11 seats vacant in Parliament

Nearly a third of Parliament’s representative seats are left unfilled for Spring 2018.

Bridget Warlea (left), speaker of Temple Student Government's Parliament, and Jacob Kurtz, Parliamentarian, hosted a meeting on Jan. 22, after three members resigned during winter break. | ALYSSA BIEDERMAN / FILE PHOTO

After three representatives resigned from Parliament at the end of Fall 2017, 11 seats remain unfilled. Some positions have been empty since the start of the 2017-18 academic year, and some former members told The Temple News they think Parliament is ineffective.

Vacant seats include seats for Greek life, athletics, LGBTQ and honors. There are also vacancies in seats representing the College of Engineering, College of Liberal Arts, College of Science and Technology and graduate students. Parliament also has openings for one freshman, one senior and one at-large representative.

Adam Frick, former senior class representative and member of the academic affairs committee, said he resigned because of a scheduling conflict, but he thinks Parliament is a “waste of time.”

“It didn’t seem like we accomplished anything, and it didn’t seem like people wanted to accomplish things,” Frick said. “It seemed like anything we did accomplish could have been done without Parliament.”

Pearl Joslyn, a former at-large representative and member of the local affairs and community committee, resigned because she couldn’t put enough time into Parliament.

“It took a long time to get stuff through, and I wasn’t a huge fan of the system,” Joslyn said. “I feel like I could get more stuff done on my own.”

Despite missing 30 percent of its intended representatives, Parliamentarian Jacob Kurtz said he believes Parliament can still function effectively.

“That’s smaller than we were, but we’ll be able to get resolutions passed and get work done moving forward,” Kurtz said. “I’ve never met a group of students who are so dedicated to something, or able to get through obstacles to complete goals.”

Joslyn said that representatives still serving on Parliament are capable of getting resolutions passed.

“I’ll definitely miss seeing all the people on Parliament and in TSG because they’re some of the most hardworking people I’ve ever met,” she said.

Last semester, Parliament passed one binding resolution, calling for the university to teach students to administer Narcan.

The efficacy of Parliament has been questioned in the past.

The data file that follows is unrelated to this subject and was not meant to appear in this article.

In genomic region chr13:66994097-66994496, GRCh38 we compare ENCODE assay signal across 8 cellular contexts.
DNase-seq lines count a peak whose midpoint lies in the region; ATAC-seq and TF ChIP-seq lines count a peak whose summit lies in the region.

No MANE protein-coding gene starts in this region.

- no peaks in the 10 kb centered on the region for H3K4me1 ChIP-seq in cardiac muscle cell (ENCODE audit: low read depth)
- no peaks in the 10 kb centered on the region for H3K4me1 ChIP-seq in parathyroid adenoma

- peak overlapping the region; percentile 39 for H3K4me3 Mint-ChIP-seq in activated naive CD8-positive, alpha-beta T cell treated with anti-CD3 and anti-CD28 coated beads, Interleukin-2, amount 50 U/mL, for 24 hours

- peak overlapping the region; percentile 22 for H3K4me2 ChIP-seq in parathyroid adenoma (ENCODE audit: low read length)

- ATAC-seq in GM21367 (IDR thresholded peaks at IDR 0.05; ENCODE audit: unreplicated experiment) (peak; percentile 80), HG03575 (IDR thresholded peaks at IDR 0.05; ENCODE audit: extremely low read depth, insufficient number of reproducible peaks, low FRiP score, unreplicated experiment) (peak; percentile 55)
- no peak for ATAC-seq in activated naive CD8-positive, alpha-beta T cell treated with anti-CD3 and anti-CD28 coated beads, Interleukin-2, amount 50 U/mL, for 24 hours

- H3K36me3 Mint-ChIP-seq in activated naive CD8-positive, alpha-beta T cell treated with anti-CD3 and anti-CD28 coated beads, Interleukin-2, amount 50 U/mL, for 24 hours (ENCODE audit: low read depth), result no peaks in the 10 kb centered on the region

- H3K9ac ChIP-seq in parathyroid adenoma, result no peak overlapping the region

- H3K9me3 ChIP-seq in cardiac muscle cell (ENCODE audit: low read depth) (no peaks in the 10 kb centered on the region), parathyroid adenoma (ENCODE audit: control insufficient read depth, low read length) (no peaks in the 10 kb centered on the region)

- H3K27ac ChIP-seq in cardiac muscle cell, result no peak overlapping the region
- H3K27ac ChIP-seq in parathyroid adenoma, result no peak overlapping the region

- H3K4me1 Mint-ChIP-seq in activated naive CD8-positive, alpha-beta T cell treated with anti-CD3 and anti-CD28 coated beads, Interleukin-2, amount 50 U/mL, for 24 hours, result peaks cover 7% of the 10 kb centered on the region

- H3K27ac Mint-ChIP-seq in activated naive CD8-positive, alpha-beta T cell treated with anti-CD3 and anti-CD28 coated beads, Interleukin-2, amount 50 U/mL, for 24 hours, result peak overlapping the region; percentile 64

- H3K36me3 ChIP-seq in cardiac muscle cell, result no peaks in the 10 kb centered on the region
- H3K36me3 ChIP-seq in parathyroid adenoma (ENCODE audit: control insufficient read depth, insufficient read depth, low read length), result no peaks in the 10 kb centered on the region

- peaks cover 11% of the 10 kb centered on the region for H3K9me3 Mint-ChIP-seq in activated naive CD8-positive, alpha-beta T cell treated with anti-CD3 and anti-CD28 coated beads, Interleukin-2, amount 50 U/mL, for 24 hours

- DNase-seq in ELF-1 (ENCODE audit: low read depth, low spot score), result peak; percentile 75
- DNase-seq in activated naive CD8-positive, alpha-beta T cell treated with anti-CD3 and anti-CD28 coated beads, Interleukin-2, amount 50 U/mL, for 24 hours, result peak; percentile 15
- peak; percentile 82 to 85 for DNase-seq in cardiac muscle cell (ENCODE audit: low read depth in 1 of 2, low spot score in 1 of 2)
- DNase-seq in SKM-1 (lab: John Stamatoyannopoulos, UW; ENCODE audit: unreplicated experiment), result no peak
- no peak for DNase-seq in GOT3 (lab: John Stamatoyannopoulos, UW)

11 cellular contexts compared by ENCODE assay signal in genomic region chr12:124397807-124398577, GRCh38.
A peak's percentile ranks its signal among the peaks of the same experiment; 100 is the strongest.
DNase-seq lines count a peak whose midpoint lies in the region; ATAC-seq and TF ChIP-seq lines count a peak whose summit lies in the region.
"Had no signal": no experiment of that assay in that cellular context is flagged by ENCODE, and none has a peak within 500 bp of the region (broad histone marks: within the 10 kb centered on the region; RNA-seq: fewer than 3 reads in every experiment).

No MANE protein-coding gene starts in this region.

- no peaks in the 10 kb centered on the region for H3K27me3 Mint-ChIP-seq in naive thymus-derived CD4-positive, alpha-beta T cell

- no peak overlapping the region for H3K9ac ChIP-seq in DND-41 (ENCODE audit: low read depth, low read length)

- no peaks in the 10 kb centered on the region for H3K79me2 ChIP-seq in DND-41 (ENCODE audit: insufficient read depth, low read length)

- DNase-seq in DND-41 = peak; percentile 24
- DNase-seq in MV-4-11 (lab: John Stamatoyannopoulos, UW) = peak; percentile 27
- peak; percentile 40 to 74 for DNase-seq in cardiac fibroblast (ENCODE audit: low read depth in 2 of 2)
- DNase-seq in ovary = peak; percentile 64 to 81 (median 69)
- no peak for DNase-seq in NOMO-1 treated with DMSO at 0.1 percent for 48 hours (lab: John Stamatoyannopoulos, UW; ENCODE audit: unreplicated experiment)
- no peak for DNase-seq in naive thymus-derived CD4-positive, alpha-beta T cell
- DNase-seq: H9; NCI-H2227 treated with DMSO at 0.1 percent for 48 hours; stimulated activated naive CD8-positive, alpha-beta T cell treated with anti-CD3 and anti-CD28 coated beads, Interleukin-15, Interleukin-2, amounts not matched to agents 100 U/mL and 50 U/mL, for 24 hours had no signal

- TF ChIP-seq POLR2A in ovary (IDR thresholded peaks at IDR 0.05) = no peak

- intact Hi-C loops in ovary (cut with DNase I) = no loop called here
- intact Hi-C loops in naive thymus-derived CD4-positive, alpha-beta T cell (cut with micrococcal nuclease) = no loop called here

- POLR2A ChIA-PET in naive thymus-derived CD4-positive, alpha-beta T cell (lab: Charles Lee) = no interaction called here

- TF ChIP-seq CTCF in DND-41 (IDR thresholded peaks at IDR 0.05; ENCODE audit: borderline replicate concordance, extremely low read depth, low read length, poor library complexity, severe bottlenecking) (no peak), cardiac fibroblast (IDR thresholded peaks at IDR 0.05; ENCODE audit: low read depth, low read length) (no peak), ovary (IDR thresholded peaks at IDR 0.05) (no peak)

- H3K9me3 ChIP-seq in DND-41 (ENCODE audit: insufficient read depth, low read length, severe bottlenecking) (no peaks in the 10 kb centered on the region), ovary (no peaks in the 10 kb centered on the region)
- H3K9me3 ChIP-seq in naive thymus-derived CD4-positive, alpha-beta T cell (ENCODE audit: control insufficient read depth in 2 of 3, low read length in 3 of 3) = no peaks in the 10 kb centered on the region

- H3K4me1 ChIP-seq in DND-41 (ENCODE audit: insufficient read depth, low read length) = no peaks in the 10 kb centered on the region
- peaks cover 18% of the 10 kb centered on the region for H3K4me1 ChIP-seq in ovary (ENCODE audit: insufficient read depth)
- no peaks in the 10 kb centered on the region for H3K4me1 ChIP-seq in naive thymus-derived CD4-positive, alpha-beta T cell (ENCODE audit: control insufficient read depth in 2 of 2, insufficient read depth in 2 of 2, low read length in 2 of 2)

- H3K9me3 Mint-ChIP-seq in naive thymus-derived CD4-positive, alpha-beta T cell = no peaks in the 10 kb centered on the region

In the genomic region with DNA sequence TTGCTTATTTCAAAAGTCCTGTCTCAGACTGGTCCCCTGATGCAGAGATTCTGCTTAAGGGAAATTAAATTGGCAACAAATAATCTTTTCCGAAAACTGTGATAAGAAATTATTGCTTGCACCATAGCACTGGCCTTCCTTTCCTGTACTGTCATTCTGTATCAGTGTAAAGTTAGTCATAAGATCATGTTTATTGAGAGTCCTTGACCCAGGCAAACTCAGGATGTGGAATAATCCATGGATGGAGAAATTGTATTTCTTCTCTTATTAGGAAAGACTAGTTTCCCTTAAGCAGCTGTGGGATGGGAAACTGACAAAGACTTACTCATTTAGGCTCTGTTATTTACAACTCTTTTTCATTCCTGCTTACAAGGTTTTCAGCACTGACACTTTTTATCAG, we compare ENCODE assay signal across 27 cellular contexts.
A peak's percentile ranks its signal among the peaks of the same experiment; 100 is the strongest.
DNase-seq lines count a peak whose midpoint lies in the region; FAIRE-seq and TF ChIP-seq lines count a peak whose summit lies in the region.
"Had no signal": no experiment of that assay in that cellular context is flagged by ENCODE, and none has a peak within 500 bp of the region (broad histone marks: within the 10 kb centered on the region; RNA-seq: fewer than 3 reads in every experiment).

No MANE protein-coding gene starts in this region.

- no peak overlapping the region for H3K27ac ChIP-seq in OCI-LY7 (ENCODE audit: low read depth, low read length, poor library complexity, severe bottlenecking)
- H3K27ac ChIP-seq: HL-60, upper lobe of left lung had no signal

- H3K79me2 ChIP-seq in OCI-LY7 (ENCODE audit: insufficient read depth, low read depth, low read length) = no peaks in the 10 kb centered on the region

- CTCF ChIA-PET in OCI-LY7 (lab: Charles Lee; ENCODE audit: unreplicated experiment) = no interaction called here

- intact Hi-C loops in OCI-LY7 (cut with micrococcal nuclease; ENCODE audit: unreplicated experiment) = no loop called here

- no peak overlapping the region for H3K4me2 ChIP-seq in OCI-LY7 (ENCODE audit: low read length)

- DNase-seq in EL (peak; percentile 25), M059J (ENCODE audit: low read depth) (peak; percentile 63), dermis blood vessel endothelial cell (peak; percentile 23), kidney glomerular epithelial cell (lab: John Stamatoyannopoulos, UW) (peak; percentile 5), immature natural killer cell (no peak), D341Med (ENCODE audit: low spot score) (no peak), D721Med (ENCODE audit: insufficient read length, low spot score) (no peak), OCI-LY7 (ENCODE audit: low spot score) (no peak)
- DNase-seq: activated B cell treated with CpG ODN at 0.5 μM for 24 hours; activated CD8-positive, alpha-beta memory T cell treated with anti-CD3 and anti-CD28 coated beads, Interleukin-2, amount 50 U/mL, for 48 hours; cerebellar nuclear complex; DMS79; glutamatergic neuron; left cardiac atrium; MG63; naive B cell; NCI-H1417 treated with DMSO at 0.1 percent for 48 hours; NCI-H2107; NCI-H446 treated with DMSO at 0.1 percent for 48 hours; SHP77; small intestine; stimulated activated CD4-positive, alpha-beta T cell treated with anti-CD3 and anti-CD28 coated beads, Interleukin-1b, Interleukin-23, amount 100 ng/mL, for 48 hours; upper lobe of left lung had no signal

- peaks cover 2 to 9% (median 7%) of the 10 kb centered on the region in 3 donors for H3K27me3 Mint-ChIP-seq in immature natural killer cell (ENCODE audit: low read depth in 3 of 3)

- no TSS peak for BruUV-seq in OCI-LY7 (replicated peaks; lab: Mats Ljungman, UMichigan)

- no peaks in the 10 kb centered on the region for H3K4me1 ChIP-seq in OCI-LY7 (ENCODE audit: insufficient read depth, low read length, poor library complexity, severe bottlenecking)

In October, The Temple News reported that the TSG constitution and Parliament bylaws do not have any measures in place about how to handle resolutions from previous semesters that have not been acted on. Passing resolutions is Parliament’s main responsibility, and in Spring 2017, Parliament passed six resolutions, and only a few were acted on at the end of that semester.

Speaker of Parliament Bridget Warlea told The Temple News that she was working on addressing past resolutions that had not come to fruition.

In November, members of Parliament spent nearly two weeks attempting to impeach each other, including a former representative who petitioned to impeach Kurtz. Leaders of Parliament planned conflict-resolution training following these disputes.

Kurtz hopes to have “a few more” representatives replaced by the end of February. TSG released a statement by Kurtz on Sunday which listed the vacant positions. Kurtz wants “to fill seats as quickly as constitutionally possible.”

To fill these seats, according to TSG’s constitution, Kurtz will contact the runner-up from the previous election and offer them the position. If the student is uninterested, or there is no runner-up, the Steering Committee will hold an open discussion with applicants and vote them into Parliament.

Although the Steering Committee removes the ability for constituents to directly vote for representatives, students can participate in open hearings and ask potential representatives questions.

“We do understand that for some of these seats, no one on the committee can speak for the groups that would be represented by these representatives,” Kurtz said. “We’ve held an open hearing successfully before, but not many students showed up.”

Frick said he never thought that Parliament representatives effectively provided a voice for their community.

“There was never really an instance when people proposed things because they were a certain [representative],” he said. “People didn’t really care about the groups they represented. Everyone just spoke their own thoughts.”

Applications to fill a seat in Parliament will be available by the end of the month.

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